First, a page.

Sea Ice Thickness Measurement With EM Induction Instrument In Chukchi Sea And Beaufort Sea

Lee, Chun-Ju (Maritime & Ocean Engineering Research Institute) | Jeong, Seong-Yeob (Maritime & Ocean Engineering Research Institute)

OnePetro 

ABSTRACT:

The full-scale ice trials of the first Korean icebreaker “ARAON” were conducted at the Arctic Ocean in July-August 2010. Sea ice concentrations of Arctic sea were 4/10 to 10/10 and sea ice thicknesses were roughly 1.0 to 3.5m. In this research, the sea ice thickness distributions at the ice floe were determined from results of drilling and electromagnetic induction instrument, EM31-MK2. Especially we measured apparent conductivity on the ice floe using the EM31-MK2 and estimated the sea ice thickness by using the empirical formula from Cold Regions Research & Engineering Laboratory, CRREL. The results of sea ice thickness derived with the EM31-MK2 were compared to observations results and then, we suggest the new empirical formula for estimation of sea ice thickness through the analysis of apparent conductivity data.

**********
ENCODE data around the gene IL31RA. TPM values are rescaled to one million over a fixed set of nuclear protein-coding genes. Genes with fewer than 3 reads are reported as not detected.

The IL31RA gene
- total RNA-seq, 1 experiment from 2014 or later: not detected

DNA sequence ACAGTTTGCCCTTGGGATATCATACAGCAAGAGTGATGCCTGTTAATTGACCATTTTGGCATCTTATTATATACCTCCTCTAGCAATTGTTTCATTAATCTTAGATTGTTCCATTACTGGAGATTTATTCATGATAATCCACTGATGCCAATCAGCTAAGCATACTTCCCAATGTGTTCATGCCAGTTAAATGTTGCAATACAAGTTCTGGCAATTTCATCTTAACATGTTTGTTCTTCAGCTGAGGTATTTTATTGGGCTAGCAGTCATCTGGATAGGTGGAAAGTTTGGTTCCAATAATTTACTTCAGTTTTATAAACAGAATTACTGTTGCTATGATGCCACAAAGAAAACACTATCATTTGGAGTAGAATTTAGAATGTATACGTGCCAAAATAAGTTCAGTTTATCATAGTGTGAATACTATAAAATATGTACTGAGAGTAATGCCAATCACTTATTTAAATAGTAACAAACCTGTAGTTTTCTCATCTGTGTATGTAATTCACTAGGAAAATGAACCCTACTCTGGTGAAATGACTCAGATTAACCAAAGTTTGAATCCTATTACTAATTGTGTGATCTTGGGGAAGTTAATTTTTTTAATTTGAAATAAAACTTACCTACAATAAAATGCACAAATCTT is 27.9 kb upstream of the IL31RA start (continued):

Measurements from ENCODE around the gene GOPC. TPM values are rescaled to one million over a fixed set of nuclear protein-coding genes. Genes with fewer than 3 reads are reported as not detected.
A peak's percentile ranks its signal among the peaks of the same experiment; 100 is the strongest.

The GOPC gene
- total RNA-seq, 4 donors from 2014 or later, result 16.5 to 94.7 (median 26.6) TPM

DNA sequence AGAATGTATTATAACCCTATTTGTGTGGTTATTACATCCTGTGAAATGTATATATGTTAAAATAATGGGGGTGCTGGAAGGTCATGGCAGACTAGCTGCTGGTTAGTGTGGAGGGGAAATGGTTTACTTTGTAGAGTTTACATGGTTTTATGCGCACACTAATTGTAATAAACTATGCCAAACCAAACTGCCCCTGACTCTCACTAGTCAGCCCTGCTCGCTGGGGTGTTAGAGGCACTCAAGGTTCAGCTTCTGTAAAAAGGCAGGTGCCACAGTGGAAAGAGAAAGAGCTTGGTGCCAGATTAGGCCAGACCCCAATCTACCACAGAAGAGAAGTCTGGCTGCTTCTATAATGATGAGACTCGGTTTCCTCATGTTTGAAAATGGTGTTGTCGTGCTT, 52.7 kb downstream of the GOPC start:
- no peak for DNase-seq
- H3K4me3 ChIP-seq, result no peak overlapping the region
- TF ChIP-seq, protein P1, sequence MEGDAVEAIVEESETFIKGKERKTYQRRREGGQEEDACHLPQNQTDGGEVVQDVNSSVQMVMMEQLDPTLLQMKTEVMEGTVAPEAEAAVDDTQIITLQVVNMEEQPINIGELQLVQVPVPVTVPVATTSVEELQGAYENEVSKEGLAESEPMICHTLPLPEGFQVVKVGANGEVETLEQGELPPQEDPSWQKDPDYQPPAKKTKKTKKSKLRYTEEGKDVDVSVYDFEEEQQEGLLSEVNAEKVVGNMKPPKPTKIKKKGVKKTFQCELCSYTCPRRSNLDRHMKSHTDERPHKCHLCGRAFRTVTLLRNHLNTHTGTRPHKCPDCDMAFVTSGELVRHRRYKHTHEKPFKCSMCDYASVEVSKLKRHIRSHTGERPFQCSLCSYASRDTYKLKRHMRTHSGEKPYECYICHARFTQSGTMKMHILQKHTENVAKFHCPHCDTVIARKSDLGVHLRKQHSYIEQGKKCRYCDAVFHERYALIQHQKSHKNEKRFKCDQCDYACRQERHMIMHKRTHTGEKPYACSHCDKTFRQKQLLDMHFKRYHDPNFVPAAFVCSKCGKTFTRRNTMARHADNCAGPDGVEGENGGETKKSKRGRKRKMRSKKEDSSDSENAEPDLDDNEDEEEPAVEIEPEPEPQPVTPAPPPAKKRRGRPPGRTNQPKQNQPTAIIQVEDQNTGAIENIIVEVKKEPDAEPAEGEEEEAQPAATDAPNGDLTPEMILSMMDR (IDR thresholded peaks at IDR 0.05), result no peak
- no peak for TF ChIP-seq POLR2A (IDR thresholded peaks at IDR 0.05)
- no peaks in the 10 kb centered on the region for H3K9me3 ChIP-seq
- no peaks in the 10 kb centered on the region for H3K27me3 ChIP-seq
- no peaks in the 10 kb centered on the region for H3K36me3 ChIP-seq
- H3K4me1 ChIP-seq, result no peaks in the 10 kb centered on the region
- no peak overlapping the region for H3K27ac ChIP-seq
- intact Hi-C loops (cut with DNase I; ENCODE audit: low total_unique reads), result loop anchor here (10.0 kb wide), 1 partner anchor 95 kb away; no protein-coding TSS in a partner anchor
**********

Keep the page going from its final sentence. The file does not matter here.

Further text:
INTRODUCTION

The former kind of researches for sea ice thickness measurements with electromagnetic instrument were performed in Arctic and Antarctic (Hass et al., 1997 and 2006; Jones et al., 2001; Kovacs and Morey, 1991; Tateyama et al., 2004 and 2006). The main purpose of the first Arctic voyage of the first Korean icebreaker “ARAON” was to carry out the measurement of sea ice thickness and icebreaking performance evaluation. In this paper, we mainly investigate ice thickness distribution in the northern Chukchi Sea and Beaufort Sea for the summer of 2010. During the 2010 ARAON cruise, ice thickness was determined from data of ice drilling and EM Induction instrument, total four ice field tests were performed along the ship’s cruise tracks. We measured measuring distance, coordinate, ice thickness, snow depth and freeboard. When we use EM induction instrument, we measure EM height from ice surface to EM induction instrument and apparent conductivity. The general principle of EM to estimate sea ice thickness is simpler than ice drilling.